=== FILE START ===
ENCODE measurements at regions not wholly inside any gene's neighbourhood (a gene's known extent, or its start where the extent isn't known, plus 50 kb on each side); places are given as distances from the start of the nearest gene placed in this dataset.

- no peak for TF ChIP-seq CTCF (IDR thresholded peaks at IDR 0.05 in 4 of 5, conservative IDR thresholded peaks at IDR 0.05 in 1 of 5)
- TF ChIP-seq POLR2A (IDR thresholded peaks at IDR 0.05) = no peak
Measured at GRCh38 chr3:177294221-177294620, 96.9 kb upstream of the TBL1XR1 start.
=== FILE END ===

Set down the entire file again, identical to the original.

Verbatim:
ENCODE measurements at regions not wholly inside any gene's neighbourhood (a gene's known extent, or its start where the extent isn't known, plus 50 kb on each side); places are given as distances from the start of the nearest gene placed in this dataset.

- no peak for TF ChIP-seq CTCF (IDR thresholded peaks at IDR 0.05 in 4 of 5, conservative IDR thresholded peaks at IDR 0.05 in 1 of 5)
- TF ChIP-seq POLR2A (IDR thresholded peaks at IDR 0.05) = no peak
Measured at GRCh38 chr3:177294221-177294620, 96.9 kb upstream of the TBL1XR1 start.